Coming back to the GIM mechanism we remark that the solution of the problem of the leading divergences was found in the framework of the commonly accepted theory at that time. On the contrary, the next to leading divergences required a drastic modification, although, in retrospect, it is quite simple: At the limit of exact flavour symmetry, quark quantum numbers, such as strangeness, are not well defined. Any basis in quark space is as good as any other. By breaking this symmetry medium strong interactions choose a particular basis, which becomes the privileged one. Weak interactions, however, define a different direction, which forms an angle \(\theta\) with respect to the first one. Having only three quarks to play with, one can form only one doublet of weak \(SU(2)\ .\) It will contain the Cabibbo rotated combination \(d_C\) we introduced before. The orthogonal combination \(s_C\) will be necessarily a singlet. The neutral component of the current contains \(\bar{d}_Cd_C\) and, therefore, has flavour changing pieces. The only way out is to add the \(\bar{s}_Cs_C\) term in order to form a flavour invariant. This implies that \(s_C\) should also belong to a doublet, that is, one needs a second up-type quark. In this case \(\bar{d}_Cd_C+ \bar{s}_Cs_C=\bar{d}d+ \bar{s}s\) for all values of \(\theta\) and the Cabibbo angle remains undetermined. Notice that, because of this form of the coupling, the charm quark is expected to decay predominantly into a strange quark. All the above argument is exact in the limit of flavour symmetry. In the real world one expects corrections proportional to the quark mass differences. Therefore, Joffe and Shabalin's estimations can be translated into a limit for the new quark mass and yield an upper bound of a few GeV for the masses of the new hadrons. This fact is very important. A prediction for the existence of new particles is interesting only if they cannot be arbitrarily heavy.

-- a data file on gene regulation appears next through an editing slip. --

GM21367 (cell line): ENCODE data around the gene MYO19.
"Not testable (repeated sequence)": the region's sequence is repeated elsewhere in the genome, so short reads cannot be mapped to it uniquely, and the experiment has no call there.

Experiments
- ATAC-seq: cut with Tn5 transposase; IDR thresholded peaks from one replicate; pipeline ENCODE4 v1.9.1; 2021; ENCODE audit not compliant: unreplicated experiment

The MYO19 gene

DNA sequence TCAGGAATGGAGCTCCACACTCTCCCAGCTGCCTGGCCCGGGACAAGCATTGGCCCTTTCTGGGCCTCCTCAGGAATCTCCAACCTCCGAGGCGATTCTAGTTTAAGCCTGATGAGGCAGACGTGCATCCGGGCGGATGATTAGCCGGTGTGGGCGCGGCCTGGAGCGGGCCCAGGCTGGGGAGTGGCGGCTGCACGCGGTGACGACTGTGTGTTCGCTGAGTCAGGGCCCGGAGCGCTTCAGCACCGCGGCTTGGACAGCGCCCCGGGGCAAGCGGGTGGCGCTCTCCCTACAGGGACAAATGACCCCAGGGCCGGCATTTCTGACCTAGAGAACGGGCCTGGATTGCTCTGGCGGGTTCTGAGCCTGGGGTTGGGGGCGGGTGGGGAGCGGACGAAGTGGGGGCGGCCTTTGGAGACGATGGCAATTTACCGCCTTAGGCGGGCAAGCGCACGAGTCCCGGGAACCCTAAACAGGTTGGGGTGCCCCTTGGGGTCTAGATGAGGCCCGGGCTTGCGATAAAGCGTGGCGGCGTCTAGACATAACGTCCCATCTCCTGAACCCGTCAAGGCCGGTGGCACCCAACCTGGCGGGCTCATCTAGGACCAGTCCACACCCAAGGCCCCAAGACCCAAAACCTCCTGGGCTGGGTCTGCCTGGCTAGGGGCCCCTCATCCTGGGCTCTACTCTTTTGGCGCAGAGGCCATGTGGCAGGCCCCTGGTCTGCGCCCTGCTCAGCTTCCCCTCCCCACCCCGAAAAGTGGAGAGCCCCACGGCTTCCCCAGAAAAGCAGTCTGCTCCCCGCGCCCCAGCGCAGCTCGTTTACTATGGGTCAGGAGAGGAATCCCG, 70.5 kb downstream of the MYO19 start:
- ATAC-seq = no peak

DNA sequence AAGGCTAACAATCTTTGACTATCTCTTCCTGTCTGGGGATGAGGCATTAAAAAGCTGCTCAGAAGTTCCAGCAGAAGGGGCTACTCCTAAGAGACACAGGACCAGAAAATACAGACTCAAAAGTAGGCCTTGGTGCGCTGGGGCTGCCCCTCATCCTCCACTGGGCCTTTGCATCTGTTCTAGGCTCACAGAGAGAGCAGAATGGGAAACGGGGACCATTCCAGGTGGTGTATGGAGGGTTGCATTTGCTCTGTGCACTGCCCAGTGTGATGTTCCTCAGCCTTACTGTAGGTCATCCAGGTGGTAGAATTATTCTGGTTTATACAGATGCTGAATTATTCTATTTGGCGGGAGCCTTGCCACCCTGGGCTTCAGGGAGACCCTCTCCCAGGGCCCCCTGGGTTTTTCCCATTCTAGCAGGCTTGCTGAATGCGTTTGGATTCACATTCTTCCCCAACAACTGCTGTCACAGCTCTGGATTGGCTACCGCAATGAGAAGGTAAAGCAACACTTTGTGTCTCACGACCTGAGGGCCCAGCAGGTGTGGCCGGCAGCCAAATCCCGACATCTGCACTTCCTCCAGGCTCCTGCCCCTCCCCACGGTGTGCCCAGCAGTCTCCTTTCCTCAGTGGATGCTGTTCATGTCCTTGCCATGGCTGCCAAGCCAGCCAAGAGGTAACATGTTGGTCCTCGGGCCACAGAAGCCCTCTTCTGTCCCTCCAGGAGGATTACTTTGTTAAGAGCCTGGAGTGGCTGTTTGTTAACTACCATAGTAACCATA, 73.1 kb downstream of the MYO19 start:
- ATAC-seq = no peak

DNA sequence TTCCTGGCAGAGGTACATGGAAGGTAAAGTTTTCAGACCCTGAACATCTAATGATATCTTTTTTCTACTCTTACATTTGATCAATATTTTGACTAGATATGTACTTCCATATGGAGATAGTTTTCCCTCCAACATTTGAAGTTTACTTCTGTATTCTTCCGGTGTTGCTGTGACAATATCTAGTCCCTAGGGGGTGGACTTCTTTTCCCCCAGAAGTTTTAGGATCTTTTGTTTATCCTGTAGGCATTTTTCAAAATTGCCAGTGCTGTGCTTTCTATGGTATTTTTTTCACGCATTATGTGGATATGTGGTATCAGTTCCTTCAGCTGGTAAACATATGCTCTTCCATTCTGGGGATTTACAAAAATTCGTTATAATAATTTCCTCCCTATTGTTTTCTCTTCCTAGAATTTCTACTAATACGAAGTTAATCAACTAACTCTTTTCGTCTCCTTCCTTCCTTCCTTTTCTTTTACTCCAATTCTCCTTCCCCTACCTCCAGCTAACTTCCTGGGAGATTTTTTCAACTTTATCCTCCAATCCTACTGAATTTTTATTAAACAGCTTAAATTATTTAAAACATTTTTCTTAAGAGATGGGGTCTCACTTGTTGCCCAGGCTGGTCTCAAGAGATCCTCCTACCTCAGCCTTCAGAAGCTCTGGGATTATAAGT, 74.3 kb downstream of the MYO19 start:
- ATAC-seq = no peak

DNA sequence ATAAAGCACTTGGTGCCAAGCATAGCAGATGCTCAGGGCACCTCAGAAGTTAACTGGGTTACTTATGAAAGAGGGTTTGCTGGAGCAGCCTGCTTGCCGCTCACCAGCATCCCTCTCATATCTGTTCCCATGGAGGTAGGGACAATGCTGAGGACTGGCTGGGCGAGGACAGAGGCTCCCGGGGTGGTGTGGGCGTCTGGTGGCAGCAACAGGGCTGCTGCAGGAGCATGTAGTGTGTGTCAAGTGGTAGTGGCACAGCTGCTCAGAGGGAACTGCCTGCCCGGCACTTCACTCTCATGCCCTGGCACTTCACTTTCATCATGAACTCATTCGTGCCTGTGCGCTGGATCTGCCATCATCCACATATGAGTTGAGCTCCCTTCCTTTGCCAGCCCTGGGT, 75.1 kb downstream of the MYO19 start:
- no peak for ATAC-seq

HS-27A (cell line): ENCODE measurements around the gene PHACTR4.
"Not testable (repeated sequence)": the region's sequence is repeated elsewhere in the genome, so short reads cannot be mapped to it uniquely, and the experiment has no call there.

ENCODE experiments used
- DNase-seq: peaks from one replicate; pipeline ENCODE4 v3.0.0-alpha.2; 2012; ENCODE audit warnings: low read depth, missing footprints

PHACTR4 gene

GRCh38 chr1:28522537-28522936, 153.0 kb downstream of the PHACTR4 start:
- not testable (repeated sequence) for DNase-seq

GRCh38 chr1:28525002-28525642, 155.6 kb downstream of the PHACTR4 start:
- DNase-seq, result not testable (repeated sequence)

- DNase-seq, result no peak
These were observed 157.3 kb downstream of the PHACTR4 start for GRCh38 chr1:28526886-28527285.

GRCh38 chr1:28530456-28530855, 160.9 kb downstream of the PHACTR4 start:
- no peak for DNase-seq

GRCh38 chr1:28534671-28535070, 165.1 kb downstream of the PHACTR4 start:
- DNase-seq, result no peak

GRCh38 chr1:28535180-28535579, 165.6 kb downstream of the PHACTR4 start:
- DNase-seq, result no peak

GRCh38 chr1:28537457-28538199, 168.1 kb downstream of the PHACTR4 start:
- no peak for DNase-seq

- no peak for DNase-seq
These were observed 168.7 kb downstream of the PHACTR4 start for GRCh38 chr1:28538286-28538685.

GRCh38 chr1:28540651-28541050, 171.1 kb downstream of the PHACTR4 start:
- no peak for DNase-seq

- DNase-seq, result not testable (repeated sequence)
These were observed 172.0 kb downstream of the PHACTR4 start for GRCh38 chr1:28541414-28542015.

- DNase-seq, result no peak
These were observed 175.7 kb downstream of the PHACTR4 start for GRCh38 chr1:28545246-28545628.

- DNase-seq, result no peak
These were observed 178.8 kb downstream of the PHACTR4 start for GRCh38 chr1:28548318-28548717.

The end of the story is well known. When, in 1971, the renormalisability of gauge theories was proven (Veltman, 1968; ’t Hooft 1971; ’t Hooft 1971; Veltman and ’t Hooft 1972) and the electroweak theory was constructed (Glashow, 1961; Weinberg, 1967; Salam, 1968), the GIM mechanism was an essential ingredient. The weak neutral currents, without flavour changing pieces, were discovered by the Gargamelle collaboration between 1973 and 1974 (PDG). Charmed particles were discovered between 1974 and 1976, first as \(\bar{c}c\) bound states (PDG) and next as charmed hadrons decaying into strange particles , as predicted by the theory.

Further developments

The GIM mechanism implies that the quarks should form doublets of the weak \(SU(2)\ .\) The Kobayashi-Maskawa suggestion (Kobayashi and Maskawa, 1973) respects this structure. When later the \(b\) quark was discovered in FermiLab (see PDG) this was interpreted as a prediction for the existence of its partner, the \(t\) quark, prediction brilliantly verified by experiment (PDG). However, the mechanism does not tie together leptons and quarks, in spite of the fact that the title of the original GIM paper was Weak interactions with lepton-hadron symmetry. Such a symmetry is not implied by the requirement for the suppression of processes with FCNC. It is remarkable that such a symmetry is imposed by the mere mathematical consistency of the theory and it was discovered immediately after the renormalisability of general Yang-Mills theories, with or without spontaneous symmetry breaking, was proven.